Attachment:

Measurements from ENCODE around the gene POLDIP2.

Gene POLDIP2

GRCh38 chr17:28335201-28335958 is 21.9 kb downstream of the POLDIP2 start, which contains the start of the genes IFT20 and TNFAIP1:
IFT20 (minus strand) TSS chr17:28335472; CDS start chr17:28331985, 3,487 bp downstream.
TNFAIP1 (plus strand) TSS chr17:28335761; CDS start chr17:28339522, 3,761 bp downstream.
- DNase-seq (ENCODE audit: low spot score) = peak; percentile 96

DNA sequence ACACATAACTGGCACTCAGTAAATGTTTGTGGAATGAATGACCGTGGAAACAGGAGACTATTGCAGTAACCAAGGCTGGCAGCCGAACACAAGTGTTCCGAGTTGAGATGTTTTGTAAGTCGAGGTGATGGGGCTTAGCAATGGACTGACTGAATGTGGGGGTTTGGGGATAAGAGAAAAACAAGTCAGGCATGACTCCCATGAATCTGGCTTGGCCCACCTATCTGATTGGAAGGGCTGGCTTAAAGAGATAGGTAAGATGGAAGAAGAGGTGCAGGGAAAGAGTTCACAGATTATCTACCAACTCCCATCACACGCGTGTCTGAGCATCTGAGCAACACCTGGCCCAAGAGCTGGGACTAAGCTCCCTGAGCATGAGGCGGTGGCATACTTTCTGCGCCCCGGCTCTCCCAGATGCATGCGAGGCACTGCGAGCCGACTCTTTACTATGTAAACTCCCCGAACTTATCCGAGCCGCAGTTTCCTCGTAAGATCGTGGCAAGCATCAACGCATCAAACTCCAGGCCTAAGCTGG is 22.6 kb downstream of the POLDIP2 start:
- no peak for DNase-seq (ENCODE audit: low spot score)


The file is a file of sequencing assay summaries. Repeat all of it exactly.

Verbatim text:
Measurements from ENCODE around the gene POLDIP2.

Gene POLDIP2

GRCh38 chr17:28335201-28335958 is 21.9 kb downstream of the POLDIP2 start, which contains the start of the genes IFT20 and TNFAIP1:
IFT20 (minus strand) TSS chr17:28335472; CDS start chr17:28331985, 3,487 bp downstream.
TNFAIP1 (plus strand) TSS chr17:28335761; CDS start chr17:28339522, 3,761 bp downstream.
- DNase-seq (ENCODE audit: low spot score) = peak; percentile 96

DNA sequence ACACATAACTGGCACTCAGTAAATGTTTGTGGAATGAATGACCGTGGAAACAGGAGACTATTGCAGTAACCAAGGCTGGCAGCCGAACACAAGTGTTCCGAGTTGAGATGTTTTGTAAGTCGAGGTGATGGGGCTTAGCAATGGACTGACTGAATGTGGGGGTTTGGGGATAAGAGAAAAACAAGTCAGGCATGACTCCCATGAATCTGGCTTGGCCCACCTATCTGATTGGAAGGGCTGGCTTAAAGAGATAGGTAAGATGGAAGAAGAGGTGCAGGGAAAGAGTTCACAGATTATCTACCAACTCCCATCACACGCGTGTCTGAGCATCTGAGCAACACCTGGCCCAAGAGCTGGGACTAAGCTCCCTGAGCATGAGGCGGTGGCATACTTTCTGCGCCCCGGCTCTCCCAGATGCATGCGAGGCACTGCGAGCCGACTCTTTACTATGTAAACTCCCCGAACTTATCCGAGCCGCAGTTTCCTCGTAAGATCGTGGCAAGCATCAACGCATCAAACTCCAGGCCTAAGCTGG is 22.6 kb downstream of the POLDIP2 start:
- no peak for DNase-seq (ENCODE audit: low spot score)